-- A Feb. 26 Home article about designer Annie Selke incorrectly said that her trio of companies bring in $50 million annually. With the recently launched Annie Selke Home, they bring in about $50 million annually in retail sales.
Of Color and Comfort - Annie Selke's Cheery, Casual Style of Home Decor Is About to Hit It Big
Thursday, February 26, 2009
Textile, carpet and furniture designer Annie Selke started her business in 1994 sewing a seat cushion at her dining room table.
Early on, she sometimes needed the help of her entire family to fill a big order. Her husband packed boxes. Her parents and in-laws typed labels and invoices. Her 2 1/2 -year-old daughter was taught how and where to place price stickers.
Since then, Selke has been quietly building her companies in the Berkshires of western Massachusetts. She has gradually gained publicity in shelter magazine spreads and has been selling her designs in boutiques and department stores and through mail-order catalogues and other retailers' Web sites nationwide.
Now her business is about to hit it huge.
Today, Selke begins selling her affordable Dash & Albert rugs online, at http:/
"Everything she's been working for over the last 15 years has reached a peak," says Jan Jessup, a spokeswoman for Calico Corners. "She's really breaking through as a major design influence."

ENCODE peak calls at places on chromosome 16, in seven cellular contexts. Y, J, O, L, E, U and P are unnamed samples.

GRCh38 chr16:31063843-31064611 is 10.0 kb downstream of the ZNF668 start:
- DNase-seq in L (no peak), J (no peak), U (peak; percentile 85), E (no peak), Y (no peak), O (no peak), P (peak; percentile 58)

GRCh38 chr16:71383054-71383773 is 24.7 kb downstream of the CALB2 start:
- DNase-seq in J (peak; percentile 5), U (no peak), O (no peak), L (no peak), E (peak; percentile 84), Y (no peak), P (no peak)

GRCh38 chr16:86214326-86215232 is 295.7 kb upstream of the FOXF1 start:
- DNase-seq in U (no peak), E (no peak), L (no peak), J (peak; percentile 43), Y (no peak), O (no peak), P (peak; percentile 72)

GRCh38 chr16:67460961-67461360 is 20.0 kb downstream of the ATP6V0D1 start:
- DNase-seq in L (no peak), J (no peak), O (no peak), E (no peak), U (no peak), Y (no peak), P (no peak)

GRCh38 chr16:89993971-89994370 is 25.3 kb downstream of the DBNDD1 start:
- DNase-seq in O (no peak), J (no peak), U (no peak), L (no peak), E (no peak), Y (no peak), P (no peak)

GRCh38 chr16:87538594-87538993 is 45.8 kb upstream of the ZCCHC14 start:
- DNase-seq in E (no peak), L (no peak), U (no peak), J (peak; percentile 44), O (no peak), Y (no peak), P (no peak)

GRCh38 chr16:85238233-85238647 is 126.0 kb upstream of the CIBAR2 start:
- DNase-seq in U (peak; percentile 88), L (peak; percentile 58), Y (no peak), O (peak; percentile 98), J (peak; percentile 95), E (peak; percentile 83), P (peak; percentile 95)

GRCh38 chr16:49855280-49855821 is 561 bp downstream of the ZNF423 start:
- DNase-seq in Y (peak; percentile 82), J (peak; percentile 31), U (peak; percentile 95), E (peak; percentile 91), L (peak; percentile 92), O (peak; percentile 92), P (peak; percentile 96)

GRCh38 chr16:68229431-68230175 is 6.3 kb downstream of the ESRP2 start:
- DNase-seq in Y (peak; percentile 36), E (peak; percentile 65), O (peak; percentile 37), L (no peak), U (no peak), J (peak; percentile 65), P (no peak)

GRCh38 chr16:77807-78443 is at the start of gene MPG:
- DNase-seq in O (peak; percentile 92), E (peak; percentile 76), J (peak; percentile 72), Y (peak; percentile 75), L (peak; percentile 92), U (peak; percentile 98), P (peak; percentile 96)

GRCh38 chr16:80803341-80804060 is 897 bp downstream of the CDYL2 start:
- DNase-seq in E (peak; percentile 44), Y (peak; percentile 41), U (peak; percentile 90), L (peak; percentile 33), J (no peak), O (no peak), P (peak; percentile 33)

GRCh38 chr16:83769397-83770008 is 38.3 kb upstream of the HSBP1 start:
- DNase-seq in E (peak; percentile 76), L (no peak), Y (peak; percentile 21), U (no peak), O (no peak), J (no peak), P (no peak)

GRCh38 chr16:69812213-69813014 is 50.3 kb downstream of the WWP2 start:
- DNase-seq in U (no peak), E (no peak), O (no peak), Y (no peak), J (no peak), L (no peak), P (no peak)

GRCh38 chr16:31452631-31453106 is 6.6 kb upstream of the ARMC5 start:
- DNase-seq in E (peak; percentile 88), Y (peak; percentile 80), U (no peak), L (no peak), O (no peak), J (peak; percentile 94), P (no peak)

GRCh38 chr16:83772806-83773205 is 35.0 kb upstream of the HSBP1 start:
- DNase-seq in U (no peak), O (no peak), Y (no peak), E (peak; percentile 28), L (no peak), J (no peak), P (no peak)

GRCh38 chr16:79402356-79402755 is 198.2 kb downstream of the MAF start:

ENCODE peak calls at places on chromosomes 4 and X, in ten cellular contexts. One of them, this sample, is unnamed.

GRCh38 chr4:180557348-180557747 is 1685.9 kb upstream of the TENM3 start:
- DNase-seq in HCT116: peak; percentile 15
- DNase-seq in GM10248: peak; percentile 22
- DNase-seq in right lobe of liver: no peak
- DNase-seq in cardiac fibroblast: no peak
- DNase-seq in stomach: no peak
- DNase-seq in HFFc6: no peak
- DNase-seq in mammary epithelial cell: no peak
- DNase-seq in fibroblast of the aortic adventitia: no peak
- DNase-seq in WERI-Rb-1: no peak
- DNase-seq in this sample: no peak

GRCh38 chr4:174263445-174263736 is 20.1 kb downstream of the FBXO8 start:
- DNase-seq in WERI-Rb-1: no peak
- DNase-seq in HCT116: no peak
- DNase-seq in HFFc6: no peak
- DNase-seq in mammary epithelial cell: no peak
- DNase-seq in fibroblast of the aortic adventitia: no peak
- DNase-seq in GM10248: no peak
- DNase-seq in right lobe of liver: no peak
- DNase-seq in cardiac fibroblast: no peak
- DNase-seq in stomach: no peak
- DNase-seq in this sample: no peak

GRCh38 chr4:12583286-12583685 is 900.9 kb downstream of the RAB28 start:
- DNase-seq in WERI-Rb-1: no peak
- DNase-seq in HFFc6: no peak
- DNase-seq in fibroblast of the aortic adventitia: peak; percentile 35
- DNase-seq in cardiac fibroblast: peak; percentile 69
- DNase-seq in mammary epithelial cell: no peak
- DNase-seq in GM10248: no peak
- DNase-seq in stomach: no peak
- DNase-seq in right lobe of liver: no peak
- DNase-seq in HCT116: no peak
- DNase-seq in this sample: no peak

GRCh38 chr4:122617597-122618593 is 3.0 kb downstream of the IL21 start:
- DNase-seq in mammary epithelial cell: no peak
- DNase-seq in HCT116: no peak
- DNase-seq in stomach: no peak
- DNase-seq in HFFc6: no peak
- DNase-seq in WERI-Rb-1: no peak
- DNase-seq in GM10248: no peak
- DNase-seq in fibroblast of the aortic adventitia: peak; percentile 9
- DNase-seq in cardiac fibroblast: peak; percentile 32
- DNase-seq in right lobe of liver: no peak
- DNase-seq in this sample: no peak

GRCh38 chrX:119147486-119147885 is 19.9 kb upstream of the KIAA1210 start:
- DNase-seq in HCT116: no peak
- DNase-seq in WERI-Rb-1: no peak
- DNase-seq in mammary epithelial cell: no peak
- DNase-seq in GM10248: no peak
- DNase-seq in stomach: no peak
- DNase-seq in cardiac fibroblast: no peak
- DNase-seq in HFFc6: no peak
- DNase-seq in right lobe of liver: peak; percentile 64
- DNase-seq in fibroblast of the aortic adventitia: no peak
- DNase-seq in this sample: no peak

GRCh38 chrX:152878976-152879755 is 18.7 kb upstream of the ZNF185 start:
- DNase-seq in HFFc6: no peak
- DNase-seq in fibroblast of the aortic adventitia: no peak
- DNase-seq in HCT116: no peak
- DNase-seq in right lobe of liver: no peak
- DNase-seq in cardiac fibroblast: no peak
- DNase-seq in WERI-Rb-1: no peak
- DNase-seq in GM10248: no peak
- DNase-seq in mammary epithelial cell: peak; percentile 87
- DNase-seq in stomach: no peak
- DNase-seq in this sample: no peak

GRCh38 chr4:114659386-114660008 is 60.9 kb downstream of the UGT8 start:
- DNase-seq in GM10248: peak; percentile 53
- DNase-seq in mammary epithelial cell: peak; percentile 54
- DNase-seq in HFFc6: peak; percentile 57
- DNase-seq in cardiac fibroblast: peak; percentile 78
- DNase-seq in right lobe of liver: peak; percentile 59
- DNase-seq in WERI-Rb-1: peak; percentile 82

Selke's style is cheerful, pretty and practical. The basis for her designs is classic forms, such as stripes and florals, but she tweaks them with color to make them more modern. It's traditional but much more fun.
"The first word that comes to mind is 'happy,' " Stephen Drucker, editor of House Beautiful magazine, says of Selke's look. "The second word is 'comfortable.' The third, 'casual.' She's like the American decorating equivalent to good jeans and a good T-shirt to me. . . . It's hard to imagine having a bad day in an Annie Selke room."
Selke says she finds inspiration for her designs everywhere. The Uma Resist bedding pattern from her Pine Cone Hill company was inspired by an antique Chinese fabric, the motif on the Madeline quilt from a 1940s silk dressing gown. The idea for the Dash & Albert Scroll rug came from a gate in Charleston, S.C. Inside the company warehouse are approximately 5,000 pieces of vintage and antique linens, dresses, tickings, quilts, blankets, lace, silks and paisleys that Selke has picked up from antiques markets all around the world.
"I like things that are timeless and authentic but still fresh," she says.
Part of Selke's appeal is that her products are designed not only to be enjoyed, but also to stand up to reality-based living. Life is messy, especially with children and pets, and Selke designs from experience. She has a teenage daughter and three dogs. "Everything is washable," she says.
"Some people create rooms that reflect who they want to be," Drucker says. "Annie creates rooms that reflect who she is. It's not surprising that that is successful, because she's really likable, and people connect with that."